Ohio Lt. Gov. Mary Taylor celebrated the efforts she and Gov. John Kasich are taking to make Ohio more business friendly during a Greater Medina Chamber of Commerce luncheon Tuesday at Weymouth Country Club in Medina Township.
Taylor was introduced by Mike Baach, owner and CEO of Philpott in Brunswick, who serves on the state’s Small Business Advisory Council and Common Sense Initiative.
Baach said the business community is “blessed” to have Taylor and Kasich as state leaders.
“Leadership starts at the top, and I can tell you that the governor and the lieutenant governor do mean business,” Baach said.
Taylor serves as the head of the Common Sense Initiative, which aims to cut through unnecessary government red tape that impedes economic growth.
“If it doesn’t make sense, if it impacts business, we need to take a look at it,” Taylor said.
Taylor said she took on the role of heading up the Common Sense Initiative the same day she was sworn into office.
She said the goal is simple: Look at ways to make rules and regulations better for Ohio businesses.
Taylor said the initiative recently worked to change rules regarding medical research certificates issued to doctors from other countries visiting the Cleveland Clinic to complete medical research.
Taylor said the previous laws only allowed the doctors to stay for three years. A change in the law in June gave the state more flexibility in allowing research to continue beyond three years.
“Now they can renew their licenses,” she said. “Because these folks come to our state and do research, they’re saving lives.”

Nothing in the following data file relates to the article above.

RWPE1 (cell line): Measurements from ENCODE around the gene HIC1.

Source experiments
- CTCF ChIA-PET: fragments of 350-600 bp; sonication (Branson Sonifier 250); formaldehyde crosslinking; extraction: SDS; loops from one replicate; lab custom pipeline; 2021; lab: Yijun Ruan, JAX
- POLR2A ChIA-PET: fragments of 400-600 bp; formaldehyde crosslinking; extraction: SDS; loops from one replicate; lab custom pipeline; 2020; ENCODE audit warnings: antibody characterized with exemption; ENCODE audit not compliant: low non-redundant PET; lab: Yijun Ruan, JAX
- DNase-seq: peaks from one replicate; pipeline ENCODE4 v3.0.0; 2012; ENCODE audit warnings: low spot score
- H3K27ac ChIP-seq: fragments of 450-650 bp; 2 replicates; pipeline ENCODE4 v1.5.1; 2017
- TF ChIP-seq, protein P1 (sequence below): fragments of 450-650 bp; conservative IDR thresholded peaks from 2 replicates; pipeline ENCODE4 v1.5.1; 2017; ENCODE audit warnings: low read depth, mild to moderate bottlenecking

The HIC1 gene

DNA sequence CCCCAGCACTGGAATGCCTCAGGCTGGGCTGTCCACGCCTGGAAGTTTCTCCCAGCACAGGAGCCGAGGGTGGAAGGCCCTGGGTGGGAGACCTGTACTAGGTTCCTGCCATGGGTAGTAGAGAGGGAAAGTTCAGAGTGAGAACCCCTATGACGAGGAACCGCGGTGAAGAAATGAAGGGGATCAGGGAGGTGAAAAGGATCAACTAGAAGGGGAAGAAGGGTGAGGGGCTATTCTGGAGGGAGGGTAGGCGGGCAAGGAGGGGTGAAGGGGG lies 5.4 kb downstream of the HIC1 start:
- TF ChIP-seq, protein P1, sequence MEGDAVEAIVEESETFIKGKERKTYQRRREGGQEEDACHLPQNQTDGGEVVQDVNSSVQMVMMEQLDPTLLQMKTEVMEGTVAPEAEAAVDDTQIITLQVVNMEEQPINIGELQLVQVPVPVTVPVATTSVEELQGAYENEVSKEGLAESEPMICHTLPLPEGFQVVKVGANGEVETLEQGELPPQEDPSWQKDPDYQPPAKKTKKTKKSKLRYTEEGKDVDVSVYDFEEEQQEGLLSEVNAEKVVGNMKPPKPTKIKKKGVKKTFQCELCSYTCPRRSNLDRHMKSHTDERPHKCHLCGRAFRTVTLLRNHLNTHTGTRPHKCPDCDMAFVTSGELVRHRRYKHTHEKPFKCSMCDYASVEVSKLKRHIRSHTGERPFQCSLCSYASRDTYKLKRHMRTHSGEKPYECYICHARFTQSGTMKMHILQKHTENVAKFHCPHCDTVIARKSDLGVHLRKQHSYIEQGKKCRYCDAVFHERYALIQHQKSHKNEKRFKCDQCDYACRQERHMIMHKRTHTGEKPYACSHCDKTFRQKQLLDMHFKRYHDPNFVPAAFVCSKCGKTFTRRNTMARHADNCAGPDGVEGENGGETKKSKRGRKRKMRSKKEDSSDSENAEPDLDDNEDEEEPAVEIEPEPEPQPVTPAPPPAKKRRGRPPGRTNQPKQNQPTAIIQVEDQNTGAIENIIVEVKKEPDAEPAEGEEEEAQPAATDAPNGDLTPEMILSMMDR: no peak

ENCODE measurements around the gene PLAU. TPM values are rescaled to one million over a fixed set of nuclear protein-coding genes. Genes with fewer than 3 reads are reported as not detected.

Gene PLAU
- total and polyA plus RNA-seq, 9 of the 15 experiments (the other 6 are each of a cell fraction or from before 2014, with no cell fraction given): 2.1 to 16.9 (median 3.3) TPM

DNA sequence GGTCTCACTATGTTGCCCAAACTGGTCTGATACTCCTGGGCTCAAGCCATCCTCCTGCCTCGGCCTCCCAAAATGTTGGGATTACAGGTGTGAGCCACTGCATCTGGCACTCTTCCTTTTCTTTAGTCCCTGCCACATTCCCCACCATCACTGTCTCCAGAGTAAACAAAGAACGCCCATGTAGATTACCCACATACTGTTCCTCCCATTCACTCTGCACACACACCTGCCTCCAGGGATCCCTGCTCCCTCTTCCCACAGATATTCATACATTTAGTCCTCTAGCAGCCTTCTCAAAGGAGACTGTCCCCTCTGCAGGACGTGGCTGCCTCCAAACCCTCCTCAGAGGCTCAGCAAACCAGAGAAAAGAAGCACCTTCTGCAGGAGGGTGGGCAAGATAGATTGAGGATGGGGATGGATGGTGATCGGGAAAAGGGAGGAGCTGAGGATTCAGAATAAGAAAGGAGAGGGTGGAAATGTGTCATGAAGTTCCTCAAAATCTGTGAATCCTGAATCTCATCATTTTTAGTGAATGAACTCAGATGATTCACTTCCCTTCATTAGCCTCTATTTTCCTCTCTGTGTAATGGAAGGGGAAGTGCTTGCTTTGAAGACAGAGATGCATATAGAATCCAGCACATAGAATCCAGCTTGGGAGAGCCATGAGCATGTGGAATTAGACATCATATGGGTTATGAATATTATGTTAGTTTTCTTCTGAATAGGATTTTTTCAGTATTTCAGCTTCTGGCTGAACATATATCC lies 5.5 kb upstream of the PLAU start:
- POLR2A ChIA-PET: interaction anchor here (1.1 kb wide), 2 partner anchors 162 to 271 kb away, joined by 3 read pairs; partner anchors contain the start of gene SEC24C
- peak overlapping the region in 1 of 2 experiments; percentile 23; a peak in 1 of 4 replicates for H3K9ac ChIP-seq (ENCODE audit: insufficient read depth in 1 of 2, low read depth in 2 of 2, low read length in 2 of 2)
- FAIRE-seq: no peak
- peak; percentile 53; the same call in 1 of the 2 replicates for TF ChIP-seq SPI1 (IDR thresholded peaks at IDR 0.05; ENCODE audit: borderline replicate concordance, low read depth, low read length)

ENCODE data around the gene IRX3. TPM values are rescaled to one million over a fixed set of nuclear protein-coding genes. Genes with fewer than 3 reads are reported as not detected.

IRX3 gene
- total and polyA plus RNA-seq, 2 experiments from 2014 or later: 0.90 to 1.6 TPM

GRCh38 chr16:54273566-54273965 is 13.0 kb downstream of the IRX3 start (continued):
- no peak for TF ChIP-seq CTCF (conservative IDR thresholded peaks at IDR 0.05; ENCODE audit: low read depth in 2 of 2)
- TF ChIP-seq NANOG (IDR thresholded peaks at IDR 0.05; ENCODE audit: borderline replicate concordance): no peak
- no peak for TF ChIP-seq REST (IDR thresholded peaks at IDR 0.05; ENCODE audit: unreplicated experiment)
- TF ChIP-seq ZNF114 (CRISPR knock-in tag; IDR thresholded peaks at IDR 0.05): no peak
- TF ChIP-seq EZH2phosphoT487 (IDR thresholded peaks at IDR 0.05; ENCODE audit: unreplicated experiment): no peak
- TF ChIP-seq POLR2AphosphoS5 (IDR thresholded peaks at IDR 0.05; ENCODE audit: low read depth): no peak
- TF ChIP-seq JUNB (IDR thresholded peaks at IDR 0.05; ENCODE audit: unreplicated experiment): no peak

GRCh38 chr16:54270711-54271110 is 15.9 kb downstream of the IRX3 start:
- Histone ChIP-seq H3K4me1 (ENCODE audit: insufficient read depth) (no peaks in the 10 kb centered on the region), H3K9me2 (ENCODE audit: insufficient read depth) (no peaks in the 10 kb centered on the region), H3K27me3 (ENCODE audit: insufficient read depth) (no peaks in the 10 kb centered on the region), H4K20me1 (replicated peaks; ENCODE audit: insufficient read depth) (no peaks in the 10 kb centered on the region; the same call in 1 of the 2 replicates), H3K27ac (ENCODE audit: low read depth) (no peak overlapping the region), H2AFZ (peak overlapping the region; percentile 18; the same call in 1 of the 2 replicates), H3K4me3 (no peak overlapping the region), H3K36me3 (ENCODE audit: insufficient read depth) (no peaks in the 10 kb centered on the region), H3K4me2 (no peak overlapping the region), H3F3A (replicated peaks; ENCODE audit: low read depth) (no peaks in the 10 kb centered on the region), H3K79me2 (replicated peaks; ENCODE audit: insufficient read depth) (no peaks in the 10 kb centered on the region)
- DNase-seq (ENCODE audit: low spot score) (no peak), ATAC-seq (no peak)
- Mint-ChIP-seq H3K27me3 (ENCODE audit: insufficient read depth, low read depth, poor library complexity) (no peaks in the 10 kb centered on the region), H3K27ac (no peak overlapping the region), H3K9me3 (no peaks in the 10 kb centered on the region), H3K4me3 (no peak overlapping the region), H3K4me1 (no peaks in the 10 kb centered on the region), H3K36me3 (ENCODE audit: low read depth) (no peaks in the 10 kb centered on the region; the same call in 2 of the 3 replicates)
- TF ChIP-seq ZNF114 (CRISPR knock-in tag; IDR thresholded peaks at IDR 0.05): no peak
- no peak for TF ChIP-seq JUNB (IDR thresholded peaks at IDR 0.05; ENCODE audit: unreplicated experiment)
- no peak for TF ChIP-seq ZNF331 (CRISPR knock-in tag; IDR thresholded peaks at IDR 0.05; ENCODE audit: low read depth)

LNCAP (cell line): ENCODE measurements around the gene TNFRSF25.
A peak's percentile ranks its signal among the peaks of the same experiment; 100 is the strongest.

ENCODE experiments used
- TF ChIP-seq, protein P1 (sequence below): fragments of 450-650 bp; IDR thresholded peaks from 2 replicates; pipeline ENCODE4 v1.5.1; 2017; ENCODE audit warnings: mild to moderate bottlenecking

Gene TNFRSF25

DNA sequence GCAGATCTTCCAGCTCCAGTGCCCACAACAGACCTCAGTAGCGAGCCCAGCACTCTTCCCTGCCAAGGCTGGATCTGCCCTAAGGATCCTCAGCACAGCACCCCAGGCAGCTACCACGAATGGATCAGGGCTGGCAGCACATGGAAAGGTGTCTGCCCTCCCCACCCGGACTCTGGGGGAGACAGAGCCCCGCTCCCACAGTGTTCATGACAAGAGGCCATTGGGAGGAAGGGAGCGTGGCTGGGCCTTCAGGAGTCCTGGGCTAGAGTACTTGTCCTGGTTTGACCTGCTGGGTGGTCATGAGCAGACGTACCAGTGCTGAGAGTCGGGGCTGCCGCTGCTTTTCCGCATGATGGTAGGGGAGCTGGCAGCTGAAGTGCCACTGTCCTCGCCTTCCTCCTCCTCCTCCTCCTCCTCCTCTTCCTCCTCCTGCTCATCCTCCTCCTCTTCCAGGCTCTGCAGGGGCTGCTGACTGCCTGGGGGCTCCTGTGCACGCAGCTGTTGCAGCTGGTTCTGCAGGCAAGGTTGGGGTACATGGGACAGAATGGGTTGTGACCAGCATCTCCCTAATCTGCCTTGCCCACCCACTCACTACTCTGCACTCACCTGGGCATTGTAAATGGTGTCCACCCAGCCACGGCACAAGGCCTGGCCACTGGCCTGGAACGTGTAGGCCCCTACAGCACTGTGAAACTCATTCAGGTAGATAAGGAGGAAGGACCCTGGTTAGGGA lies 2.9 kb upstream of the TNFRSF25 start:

Taylor also warned business owners about projected increases in health-care insurance costs as the federal Affordable Care Act goes into effect this year and next.
“All of those things taken together are driving up the cost of health care in Ohio,” she said.
Taylor cited a report released last month by the Society of Actuaries that said insurance premiums will increase by as much as 80 percent on the individual market, putting Ohio at the top of a list of states that will see increases in health care.
“This is not a list we want to be No. 1 on,” she said.
President Barack Obama, who pushed for the health insurance legislation, has questioned the study, arguing it doesn’t take into account credits for individuals and small businesses to help pay for health care under the new law, according to news releases from the White House.
Taylor said Ohio is forced to follow the rules of the new law.
“We are going to try and do the best we can in Ohio despite the rules we have to comply with,” she said.
Contact reporter Loren Genson at (330) 721-4063 or firstname.lastname@example.org.
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